The Scottsbluff and Gering boys tennis teams are taking two of their most competitive teams ever to the state tournament in Lincoln.

The Class B state tennis championships begins Thursday morning at the Woods Tennis Center in Lincoln.

Scottsbluff and Gering both go into the tournament with three seeds.

In No. 1 singles, Gering’s Mark Karpf (16-15) and Scottsbluff’s Dawson Mohr (18-18) go into the tournament with the 10th and 11th seeds, respectively. Both have first-round byes.

Gering coach Ron Swank said the byes will give his singles players a chance to catch their teammates in action.

“The singles probably won’t play until 10. Or 10:30 even. It will be good. They can go cheer the doubles on,” he said.

Mohr will face Hogan Wingrove of Waverly in the second round.

Mohr said he’s been facing a familiar foe to get ready for the tournament.

“I’ve been practicing a lot with my dad (Paul Mohr) recently to prepare for the competition that’s going to be at state,” Mohr said. “My dad’s really helping me get up to pace.”

Mohr said getting that first win is the first of his goals at state.

“If I get past the first match then work toward winning it all. That’s always the goal,” he said.

Scottsbluff coach Darren Emerick said Mohr’s experience at last year’s state tournament will be helpful.

“He does have experience because he played (in the state tournament) last year as a sophomore,” Emerick said. “That takes a lot of pressure off. I find that most kids are usually super-nervous their first time at state. He got there last year and played. I think the bye gives him a little bit of an advantage because it gets him to the warmer part of the day.”

Karpf will play Connor Barret of Omaha Skutt Catholic.

“(Barret has) played a lot of really good players,” Swank said. “He’s a 50-50 (winning percentage) guy. He’ll be no slouch. They never are coming out of Omaha Skutt Catholic.”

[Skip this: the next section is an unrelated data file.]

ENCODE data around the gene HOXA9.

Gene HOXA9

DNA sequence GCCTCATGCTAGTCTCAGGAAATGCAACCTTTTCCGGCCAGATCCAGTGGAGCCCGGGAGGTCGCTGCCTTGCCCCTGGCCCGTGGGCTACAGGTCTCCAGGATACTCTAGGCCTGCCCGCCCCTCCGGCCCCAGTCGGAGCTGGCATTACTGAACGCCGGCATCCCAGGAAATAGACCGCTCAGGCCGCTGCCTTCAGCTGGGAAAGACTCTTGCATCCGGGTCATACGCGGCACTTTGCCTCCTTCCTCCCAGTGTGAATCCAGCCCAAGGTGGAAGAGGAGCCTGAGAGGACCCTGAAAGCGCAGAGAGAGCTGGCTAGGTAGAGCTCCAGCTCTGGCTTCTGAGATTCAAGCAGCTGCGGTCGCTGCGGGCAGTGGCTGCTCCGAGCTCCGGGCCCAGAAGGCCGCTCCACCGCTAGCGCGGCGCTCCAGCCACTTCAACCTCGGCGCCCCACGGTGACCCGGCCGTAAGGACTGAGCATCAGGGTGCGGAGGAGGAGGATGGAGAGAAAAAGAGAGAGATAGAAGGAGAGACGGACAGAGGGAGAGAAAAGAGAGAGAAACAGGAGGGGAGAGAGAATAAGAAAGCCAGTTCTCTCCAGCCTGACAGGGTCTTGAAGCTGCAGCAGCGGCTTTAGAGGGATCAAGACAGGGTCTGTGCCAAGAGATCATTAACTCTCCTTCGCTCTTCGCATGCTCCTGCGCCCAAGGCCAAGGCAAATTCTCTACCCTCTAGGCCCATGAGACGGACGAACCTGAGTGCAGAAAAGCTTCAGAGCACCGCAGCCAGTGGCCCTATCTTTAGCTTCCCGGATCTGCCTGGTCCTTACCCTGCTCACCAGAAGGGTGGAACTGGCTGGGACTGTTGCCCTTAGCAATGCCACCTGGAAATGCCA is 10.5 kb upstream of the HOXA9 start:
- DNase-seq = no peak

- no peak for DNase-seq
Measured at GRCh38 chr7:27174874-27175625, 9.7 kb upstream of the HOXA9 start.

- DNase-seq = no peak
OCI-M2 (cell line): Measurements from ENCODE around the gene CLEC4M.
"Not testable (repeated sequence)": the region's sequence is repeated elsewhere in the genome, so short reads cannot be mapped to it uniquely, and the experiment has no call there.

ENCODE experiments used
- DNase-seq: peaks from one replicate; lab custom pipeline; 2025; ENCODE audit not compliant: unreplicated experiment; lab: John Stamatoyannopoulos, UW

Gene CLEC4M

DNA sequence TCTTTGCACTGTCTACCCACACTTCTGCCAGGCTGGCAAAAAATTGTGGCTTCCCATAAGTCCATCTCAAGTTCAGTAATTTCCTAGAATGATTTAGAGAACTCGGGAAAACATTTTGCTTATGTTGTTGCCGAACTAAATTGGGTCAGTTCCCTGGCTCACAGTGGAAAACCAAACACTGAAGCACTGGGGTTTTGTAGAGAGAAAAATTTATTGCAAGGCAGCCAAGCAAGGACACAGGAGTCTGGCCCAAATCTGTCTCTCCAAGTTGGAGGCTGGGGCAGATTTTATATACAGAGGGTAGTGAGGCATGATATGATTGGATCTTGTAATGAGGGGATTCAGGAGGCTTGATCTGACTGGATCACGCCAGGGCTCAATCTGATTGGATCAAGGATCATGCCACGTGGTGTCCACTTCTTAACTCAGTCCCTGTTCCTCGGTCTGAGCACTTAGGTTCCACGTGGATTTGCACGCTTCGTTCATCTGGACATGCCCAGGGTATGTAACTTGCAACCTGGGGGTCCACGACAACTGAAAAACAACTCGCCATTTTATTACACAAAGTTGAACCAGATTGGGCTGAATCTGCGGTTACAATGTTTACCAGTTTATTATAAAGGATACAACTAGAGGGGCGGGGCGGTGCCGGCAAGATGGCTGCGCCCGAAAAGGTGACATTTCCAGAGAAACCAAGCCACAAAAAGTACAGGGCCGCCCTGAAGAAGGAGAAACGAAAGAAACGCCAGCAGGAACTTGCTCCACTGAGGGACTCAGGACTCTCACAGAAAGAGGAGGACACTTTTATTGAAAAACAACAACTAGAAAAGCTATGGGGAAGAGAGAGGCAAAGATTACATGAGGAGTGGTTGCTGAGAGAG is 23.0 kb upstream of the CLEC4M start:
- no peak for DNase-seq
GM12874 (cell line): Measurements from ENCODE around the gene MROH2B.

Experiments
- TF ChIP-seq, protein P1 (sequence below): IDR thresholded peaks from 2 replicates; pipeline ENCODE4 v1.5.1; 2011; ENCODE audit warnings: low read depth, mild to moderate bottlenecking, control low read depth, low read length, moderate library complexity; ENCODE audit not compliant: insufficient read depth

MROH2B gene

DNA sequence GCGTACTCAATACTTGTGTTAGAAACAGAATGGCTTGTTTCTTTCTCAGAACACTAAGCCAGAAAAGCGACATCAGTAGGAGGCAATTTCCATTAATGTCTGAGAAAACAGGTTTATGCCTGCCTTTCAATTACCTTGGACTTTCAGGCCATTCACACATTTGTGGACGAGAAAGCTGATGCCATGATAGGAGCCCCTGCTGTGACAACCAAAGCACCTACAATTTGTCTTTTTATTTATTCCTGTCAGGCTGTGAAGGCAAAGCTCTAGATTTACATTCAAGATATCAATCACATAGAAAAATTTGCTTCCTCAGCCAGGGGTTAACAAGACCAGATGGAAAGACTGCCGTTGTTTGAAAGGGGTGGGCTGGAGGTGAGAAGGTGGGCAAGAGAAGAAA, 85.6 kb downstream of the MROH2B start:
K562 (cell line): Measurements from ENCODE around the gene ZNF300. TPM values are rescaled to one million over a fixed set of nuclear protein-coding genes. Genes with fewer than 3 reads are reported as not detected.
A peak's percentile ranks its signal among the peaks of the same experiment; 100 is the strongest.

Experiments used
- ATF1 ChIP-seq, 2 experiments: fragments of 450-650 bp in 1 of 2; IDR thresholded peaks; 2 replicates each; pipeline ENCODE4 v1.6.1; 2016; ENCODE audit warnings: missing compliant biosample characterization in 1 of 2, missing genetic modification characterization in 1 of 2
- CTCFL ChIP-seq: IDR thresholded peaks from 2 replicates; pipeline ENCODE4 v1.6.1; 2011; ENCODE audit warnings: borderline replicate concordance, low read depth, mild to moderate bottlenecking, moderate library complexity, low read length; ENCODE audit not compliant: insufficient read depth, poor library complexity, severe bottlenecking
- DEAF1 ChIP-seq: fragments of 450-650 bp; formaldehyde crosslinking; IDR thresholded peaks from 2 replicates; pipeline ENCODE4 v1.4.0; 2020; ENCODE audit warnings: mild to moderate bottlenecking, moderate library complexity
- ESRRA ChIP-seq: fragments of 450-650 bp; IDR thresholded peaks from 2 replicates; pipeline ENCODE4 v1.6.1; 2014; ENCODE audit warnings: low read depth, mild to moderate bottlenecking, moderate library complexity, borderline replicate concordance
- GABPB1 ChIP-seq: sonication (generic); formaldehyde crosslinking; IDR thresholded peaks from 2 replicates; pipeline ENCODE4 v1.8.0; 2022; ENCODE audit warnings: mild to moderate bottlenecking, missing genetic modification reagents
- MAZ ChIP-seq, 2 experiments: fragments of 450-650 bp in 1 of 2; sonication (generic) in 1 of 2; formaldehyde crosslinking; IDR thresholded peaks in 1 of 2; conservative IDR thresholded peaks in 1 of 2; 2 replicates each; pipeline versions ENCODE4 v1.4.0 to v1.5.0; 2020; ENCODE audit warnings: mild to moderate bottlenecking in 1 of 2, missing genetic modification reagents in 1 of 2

The Bearcats’ Lincoln Frank and Porter Robbins (22-15) have the No. 10 seed in No. 1 doubles. Dyson Dollarhide and Trent Davis (13-15) have the 12th seed for the Bulldogs.

“This is their second year at state (for Frank and Robbins),” Emerick said. “They’ve improved dramatically. They’ve taken their game from a good solid doubles game to an exceptional attacking doubles game.”

Swank said Dollarhide and Davis will have to play a consistent game to advance in the tournament.

“If doubles play like they’re capable (they should make it to the second day of the tournament). They play in streaks. They play lights out, then they go away,” he said.

In No. 2 singles, Gering’s Hunter Walker (19-9) enters the tournament with a fifth seed.

Unseeded Kade Huck, of Scottsbluff, will face Kearney Catholic’s Creed Martin in the first round in No. 2 singles.

“My goal is for (Kade Huck) to play a high level of tennis,” Emerick said. “He’s a very competitive player who doesn’t get rattled. I want to take that mindset and that competitive fire and put it into his tennis.”

Swank said Huck will give fits to whomever he faces on the court.

“(Huck) in Scottsbluff is a ninth-grader that got rewarded for working his way up,” Swank said. “He plays a kid from Kearney Catholic. He’ll wear down (anybody he plays). He’s really good.”